CLC

GRANITES MINE AFFECTED AREA ABORIGINAL CORPORATION

Cowboy George Ryder and Teddy Long presented the Land River map at Yurrkuru (Brooks Soak) in 2018.

The Granites Mine Affected Area Aboriginal Corporation (GMAAAC) channels the largest income stream of our community development program. The funds compensate nine Tanami communities for the social impacts of the Tanami/Granites gold mines.

The CLC’s Aboriginal Associations Management Centre had supported the GMAAAC since 1991, but our community development program was better equipped to bring sustainable community benefits consistent with the corporation’s rules and objectives. So, in 2008, it was added to our suite of groundbreaking community development projects. 

Residents of the nine affected communities together elect 18 GMAAAC directors and a committee in each community to make funding decisions.  We facilitate these processes and help the committees select and contract project partners and improve their governance capacity. The corporation invests half its annual income in community-driven measures to address housing and other infrastructure, health, education, cultural, essential service, employment and training needs, and Aboriginal self-management imperatives. It invests the other half for initiatives after 2040, when Newmont Goldcorp expects to close the mine complex.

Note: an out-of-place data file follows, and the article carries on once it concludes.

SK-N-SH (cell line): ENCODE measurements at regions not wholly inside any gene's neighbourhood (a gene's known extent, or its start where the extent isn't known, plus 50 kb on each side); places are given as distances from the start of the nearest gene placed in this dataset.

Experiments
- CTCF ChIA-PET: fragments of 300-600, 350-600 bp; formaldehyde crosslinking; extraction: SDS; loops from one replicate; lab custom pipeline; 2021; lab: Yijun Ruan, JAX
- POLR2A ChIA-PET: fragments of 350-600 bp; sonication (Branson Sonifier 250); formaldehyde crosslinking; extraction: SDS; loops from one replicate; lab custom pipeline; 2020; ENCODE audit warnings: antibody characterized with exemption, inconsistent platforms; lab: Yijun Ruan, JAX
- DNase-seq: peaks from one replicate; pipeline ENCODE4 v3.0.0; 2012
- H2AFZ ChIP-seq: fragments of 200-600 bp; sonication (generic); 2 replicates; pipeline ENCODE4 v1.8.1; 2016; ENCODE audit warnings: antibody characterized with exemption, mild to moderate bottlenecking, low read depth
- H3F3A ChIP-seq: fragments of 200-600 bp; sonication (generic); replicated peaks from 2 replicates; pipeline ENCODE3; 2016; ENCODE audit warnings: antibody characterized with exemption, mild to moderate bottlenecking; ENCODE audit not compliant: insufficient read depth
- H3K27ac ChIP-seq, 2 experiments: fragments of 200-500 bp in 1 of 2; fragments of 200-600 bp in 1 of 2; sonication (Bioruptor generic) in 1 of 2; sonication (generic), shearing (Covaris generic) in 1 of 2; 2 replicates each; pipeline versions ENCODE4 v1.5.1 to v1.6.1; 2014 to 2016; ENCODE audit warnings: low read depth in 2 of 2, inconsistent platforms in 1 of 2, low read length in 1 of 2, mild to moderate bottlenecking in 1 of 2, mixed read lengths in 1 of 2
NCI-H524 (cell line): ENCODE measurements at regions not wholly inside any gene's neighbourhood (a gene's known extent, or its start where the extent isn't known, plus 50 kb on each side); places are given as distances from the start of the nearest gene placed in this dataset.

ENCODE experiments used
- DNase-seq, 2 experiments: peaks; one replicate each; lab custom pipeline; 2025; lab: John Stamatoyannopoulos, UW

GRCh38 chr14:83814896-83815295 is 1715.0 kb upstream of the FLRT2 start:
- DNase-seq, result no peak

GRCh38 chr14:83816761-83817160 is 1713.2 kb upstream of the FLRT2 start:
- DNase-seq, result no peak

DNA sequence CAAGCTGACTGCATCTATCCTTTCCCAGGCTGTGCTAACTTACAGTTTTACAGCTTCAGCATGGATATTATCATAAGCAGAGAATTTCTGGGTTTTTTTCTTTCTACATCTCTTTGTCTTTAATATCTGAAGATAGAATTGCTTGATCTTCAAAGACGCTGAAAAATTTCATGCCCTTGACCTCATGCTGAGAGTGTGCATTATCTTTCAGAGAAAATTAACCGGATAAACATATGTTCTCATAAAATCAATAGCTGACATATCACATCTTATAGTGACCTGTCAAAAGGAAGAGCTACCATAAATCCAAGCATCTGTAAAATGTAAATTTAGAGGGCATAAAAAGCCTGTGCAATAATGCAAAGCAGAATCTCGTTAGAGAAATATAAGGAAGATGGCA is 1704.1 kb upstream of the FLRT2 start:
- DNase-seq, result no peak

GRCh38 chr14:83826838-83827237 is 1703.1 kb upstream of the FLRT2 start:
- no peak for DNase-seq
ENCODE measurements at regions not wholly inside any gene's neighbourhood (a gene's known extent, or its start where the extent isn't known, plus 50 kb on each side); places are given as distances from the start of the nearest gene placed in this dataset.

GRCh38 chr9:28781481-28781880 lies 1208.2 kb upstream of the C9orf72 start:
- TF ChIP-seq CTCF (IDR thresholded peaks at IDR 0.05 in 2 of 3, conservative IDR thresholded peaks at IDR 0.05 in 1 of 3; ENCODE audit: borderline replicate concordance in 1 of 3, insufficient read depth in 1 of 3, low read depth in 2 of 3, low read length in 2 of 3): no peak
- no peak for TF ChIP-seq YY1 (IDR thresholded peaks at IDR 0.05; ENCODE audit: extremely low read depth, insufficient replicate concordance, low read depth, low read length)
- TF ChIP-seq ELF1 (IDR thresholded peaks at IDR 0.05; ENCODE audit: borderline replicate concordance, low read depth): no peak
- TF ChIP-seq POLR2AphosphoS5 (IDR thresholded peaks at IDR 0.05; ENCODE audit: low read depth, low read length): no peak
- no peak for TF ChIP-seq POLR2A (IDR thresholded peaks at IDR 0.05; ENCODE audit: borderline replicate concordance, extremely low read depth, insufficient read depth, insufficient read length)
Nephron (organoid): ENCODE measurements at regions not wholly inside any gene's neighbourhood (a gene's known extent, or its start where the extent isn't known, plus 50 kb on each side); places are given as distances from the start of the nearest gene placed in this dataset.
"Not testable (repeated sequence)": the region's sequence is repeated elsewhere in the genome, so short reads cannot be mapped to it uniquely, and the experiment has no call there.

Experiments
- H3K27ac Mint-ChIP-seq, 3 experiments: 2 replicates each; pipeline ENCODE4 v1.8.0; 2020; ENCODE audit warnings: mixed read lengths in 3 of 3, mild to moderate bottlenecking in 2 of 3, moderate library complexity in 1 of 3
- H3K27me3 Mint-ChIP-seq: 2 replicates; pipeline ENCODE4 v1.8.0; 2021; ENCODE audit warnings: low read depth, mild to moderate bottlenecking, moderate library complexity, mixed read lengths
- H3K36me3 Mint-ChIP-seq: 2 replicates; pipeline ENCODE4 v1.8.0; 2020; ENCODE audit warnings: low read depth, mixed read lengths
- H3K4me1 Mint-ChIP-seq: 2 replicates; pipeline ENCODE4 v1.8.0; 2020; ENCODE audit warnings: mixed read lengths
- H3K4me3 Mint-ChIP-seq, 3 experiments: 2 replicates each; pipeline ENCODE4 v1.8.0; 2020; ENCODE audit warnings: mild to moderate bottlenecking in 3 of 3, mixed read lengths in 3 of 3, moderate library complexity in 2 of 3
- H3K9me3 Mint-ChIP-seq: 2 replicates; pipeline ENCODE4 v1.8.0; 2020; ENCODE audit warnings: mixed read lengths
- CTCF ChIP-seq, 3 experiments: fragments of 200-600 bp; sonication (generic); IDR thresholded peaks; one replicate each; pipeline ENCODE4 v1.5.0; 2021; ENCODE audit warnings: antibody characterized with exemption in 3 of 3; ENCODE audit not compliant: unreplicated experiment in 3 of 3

Between 2008 and 2019, the corporation spent more than $43 million on no less than 700 community benefit initiatives! In the 2018/19 financial year alone these employed 135 Yapa (Warlpiri for Aboriginal person) and engaged 31 in formal training. 

These workers help to advance community priorities such as the Yuendumu men’s museum development, ceremony ground work, cultural mapping done in detail around Willowra, music programs and cultural festivals. In education, the GMAAAC supports school nutrition, Warlpiri language resources and school pastoral care; and in infrastructure, building upgrades, outstation improvements, road grading and the Yuendumu swimming pool. Creatively combining information technologies with land management and language support, the GMAAAC recently funded the Northern Tanami Digital Storybook , a bilingual online management plan for the Northern Tanami Indigenous Protected Area. 

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